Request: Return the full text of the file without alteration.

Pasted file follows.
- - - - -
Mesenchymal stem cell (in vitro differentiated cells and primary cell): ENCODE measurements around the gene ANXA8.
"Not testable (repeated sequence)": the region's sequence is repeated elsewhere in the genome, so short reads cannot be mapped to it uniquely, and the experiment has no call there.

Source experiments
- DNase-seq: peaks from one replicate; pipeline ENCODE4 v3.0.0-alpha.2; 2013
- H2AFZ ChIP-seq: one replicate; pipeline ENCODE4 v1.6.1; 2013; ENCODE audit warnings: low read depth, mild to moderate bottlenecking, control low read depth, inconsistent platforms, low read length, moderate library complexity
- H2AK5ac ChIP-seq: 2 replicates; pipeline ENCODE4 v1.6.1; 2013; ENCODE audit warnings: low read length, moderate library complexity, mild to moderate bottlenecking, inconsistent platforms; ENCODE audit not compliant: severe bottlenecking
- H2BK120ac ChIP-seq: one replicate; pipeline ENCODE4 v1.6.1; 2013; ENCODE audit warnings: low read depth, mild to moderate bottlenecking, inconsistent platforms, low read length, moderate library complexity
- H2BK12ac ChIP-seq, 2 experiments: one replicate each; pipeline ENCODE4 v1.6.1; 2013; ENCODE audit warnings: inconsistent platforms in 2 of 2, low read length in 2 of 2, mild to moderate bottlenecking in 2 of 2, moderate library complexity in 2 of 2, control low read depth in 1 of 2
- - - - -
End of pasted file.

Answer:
Mesenchymal stem cell (in vitro differentiated cells and primary cell): ENCODE measurements around the gene ANXA8.
"Not testable (repeated sequence)": the region's sequence is repeated elsewhere in the genome, so short reads cannot be mapped to it uniquely, and the experiment has no call there.

Source experiments
- DNase-seq: peaks from one replicate; pipeline ENCODE4 v3.0.0-alpha.2; 2013
- H2AFZ ChIP-seq: one replicate; pipeline ENCODE4 v1.6.1; 2013; ENCODE audit warnings: low read depth, mild to moderate bottlenecking, control low read depth, inconsistent platforms, low read length, moderate library complexity
- H2AK5ac ChIP-seq: 2 replicates; pipeline ENCODE4 v1.6.1; 2013; ENCODE audit warnings: low read length, moderate library complexity, mild to moderate bottlenecking, inconsistent platforms; ENCODE audit not compliant: severe bottlenecking
- H2BK120ac ChIP-seq: one replicate; pipeline ENCODE4 v1.6.1; 2013; ENCODE audit warnings: low read depth, mild to moderate bottlenecking, inconsistent platforms, low read length, moderate library complexity
- H2BK12ac ChIP-seq, 2 experiments: one replicate each; pipeline ENCODE4 v1.6.1; 2013; ENCODE audit warnings: inconsistent platforms in 2 of 2, low read length in 2 of 2, mild to moderate bottlenecking in 2 of 2, moderate library complexity in 2 of 2, control low read depth in 1 of 2